SWAKOPMUND –Namibia is currently in demand due to the impact that green hydrogen has on the world, and the nation must have the same vision to attract investors.
President Hage Geingob said this yesterday shortly after visiting Namport and the Cleanergy green hydrogen plant behind Dune 7 as part of his familiarisation visit to the coast.
“They need to see that we are prepared as Namibians to move on to another phase. I’m telling you, in the world, we are very popular,” he beamed.
“I am glad that we are an item and talking the same language, and talking about our country as the future energy source. Of course, the harbour is important in this journey, and I am glad that you are also preparing as you will be playing a pivotal role”, he added.
The President was accompanied by trade minister Lucia Iipumbu, National Planning Commission director general Obed Kandjoze, hydrogen commissioner James Mnyupe as well as Erongo governor Neville Andre to witness the strides being made in realising Namibia’s green hydrogen dream, in which the coast plays a strategic role.
Apart from the green hydrogen project, the President also stopped over at the Orano desalination plant in Swakopmund to witness their alignment with Namibia’s green hydrogen ambitions.
Reflecting on his initial unfamiliarity with green hydrogen, he credited Mnyupe for introducing the concept which was incorporated in the Harambee Prosperity Plan.
“I did not know anything about green hydrogen. James came, and we inserted the concept into the Harambee Prosperity Plan. I did not know it then, but now we are all talking the same language,” the President said.
His visit also aimed to assess progress in the development of the green industrialisation agenda, as outlined in the goals of the Harambee Prosperity Plan II.
Water for green hydrogen
Meanwhile, principals at the Orano desalination plant, which supplies water to various mines as well as coastal towns, say they are fully capacitated to support green hydrogen projects in the region.
The facility, which is currently operated by Nafasi Water Technologies, boasts a capacity of 20 million cubic meters per annum, with the potential to upgrade to 25 million cubic meters per annum without the need for additional construction.
Orano board chairperson Hilifa Mbako, who briefed the president on their readiness, said they are fully committed to the economic and financial benefits that green hydrogen can bring to Namibia by making water available.
“We are happy that you are here to see what we are doing. We are continuously providing water from the state-of-the-art facility, which the people of the Erongo region have every reason to be proud of,” he said.
Mbako added that their biggest task ahead is to support the rapidly-developing green hydrogen sector.
“We are ready and capable of supplying water to all the components of green hydrogen in this region. Green hydrogen is not a dream but a journey that we, as a company, are embracing wholeheartedly,” he told the President.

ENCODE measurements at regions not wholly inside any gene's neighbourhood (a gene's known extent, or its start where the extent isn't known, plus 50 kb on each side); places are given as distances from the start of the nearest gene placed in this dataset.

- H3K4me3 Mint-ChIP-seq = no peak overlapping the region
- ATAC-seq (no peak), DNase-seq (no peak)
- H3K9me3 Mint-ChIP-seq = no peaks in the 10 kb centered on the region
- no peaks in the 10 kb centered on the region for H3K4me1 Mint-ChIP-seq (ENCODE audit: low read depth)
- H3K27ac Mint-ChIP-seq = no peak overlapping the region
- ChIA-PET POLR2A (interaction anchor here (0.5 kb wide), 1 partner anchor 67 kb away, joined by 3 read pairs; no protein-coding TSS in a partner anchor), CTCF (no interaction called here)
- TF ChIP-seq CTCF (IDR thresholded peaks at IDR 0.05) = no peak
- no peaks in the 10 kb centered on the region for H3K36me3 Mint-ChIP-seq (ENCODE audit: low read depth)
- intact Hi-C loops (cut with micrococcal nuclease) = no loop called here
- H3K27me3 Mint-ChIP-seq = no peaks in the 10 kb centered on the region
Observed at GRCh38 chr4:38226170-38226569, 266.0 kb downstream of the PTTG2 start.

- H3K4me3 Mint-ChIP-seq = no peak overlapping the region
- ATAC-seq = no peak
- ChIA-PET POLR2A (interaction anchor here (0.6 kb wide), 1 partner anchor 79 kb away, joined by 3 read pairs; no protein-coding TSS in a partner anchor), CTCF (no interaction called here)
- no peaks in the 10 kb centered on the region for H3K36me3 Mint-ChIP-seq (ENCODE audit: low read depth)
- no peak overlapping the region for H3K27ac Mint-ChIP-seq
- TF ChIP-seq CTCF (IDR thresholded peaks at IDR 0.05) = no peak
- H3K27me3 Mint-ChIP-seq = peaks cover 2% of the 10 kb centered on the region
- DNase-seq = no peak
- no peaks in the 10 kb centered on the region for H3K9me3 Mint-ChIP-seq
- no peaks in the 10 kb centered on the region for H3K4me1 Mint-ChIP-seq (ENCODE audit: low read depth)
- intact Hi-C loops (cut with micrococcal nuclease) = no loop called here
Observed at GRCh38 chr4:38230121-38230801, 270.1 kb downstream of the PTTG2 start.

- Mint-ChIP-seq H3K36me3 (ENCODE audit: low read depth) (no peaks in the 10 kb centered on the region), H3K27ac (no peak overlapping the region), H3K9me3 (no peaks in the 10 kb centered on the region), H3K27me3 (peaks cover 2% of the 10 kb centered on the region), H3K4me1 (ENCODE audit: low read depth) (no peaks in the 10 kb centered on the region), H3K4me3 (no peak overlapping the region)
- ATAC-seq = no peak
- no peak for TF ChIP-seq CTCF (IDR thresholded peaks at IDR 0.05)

Orano managing director Tommie Gouws said the plant is the largest reverse osmosis seawater desalination complex in southern Africa.
“Thanks to the plant, we are confident that we can meet the needs of the emerging green hydrogen industry in the region. Our state-of-the-art technology is unmatched,” he affirmed.
After touring the facility, Geingob commended the Orano desalination plant’s pledge to support green hydrogen projects in the region, saying it underscores Namibia’s commitment to sustainability and the growing global demand for green hydrogen as a clean energy source.
He then expressed his admiration for the progress made by the facility, and the green hydrogen projects in the region.
The Namibian leader highlighted the country's commitment to a just energy transition, aiming to decarbonise industries, combat climate change, and adopt cleaner fuels.
“Namibia recognises the global imperative for a just energy transition, and we are embracing cleaner fuels through the production of green hydrogen.”
Geingob reiterated his desire to leave Namibia in good hands.
He pointed out that his tenure involved dealing with significant challenges, including severe droughts, an economic downturn, and the impact of the Covid-19 pandemic.
“Therefore, I came just to see before I hand over. I have to leave this country in good shape. It was not an easy task when I took over. A severe drought and the economic downturn at that time were very challenging. On top of that, Covid-19 hit us while we were navigating out of it. It was really a crisis management situation, but then things changed, and we are now ready to move Namibia as the source of energy. Now, when we go to Brussels with our experts, we can go sell Namibia in terms of how ready we are and the progress we have made,” Geingob enthused.
Brussels will host the Global Gateway Forum later this month.